Credit: Courtesy of The Boston Beer Company

Would you like some nitrogen with your beer? If you’re not sure, you’re probably not alone. Despite the many diverse roads America’s craft beer scene has led drinkers down, nitrogen beers are still a relative rarity—most often seen in Guinness. But Sam Adams is hoping that swapping the gas in their brews could be the next hot trend, releasing a line of nitro beers on draft and in specially designed cans.

Whether or not you like nitrogen beers, they certainly are different than your standard carbonated affair. To hear Sam Adams describe it, they talk about carbonation bubbles leading to “more pronounced acidity” and “texture.” Taste-wise, I often find nitro beers have similarities to cask ales because of this lack of carbonation bite, though the nitrogen still gives the beer a substantial head and creamy mouthfeel.

The lean toward creaminess is one of the reasons the best known nitro beers—such as Guinness and Left Hand Milk Stout—are stouts. That makes Sam Adams Nitro Coffee Stout probably the most obvious of their first three nitro offerings. The other two are a Nitro IPA and a Nitro White Ale. It also probably explains why, of Sam’s three introductory nitro beers, the Coffee Stout is the most drinker-friendly—though the Nitro IPA certainly isn’t bad and actually makes for a nice change of pace on the palate, which I guess is the whole point.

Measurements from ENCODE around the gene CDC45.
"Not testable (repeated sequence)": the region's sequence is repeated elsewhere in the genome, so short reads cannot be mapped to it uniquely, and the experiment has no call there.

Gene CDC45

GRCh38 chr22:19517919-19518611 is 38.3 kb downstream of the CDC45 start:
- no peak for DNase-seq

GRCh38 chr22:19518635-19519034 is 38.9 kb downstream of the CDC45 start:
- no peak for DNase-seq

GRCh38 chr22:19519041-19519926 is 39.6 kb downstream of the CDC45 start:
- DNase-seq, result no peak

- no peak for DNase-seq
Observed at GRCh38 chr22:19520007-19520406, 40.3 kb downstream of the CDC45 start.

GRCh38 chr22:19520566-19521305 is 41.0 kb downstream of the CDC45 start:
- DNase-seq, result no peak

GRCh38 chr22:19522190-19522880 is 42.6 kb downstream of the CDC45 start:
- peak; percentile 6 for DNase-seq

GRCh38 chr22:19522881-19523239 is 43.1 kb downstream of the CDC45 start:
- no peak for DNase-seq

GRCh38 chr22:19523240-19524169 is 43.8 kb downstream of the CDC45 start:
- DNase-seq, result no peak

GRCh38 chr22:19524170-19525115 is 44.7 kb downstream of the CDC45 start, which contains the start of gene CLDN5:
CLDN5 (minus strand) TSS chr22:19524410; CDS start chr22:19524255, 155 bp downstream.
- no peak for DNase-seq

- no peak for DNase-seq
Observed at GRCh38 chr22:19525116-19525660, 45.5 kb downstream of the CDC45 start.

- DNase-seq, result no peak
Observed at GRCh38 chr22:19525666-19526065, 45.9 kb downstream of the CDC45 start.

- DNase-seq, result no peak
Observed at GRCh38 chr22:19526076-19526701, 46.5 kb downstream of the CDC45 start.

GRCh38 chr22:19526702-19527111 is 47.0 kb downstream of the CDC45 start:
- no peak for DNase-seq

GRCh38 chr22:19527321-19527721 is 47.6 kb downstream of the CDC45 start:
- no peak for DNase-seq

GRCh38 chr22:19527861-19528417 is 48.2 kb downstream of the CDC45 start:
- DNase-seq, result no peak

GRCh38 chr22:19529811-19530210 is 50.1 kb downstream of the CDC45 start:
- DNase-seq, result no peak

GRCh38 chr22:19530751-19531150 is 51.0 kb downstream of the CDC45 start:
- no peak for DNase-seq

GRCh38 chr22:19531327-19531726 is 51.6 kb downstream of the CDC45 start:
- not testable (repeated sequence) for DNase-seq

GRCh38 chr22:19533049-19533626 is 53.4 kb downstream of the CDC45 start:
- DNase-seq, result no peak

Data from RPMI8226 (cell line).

I definitely enjoyed Sam Adams Nitro IPA more than the Guinness Nitro IPA released last year. The introduction of the two beers so close together is probably not a coincidence. And the admittedly cool canned packaging that Sam Adams’s nitro beers come in will remind many people of Guinness as well. Similar to the much discussed “widget” included in nitrogen cans of Irish stout, Sam Adams’s cans have a “nitrogenator” tucked in the base. Sam Adams founder Jim Koch was nice enough to rip a can open with his teeth and show us the white plastic piece inside. (True story!)

But current trends aside, the brewer says nitro has been on his mind for a long time. “We started experimenting with nitro beers in the mid-1990s when we brewed a Boston Cream Ale and over the years, I’d estimate we brewed more than 50 beer styles and worked with 200 recipes to ultimately create these three unique beers,” Koch said in a press release. And if nitro feels like a fad, the company says otherwise, claiming “more beers to come!”

Overall, if you like nitrogen beers, Sam Adams has put three more competent options on the market for you—though I am left wondering just how many of you are actually out there.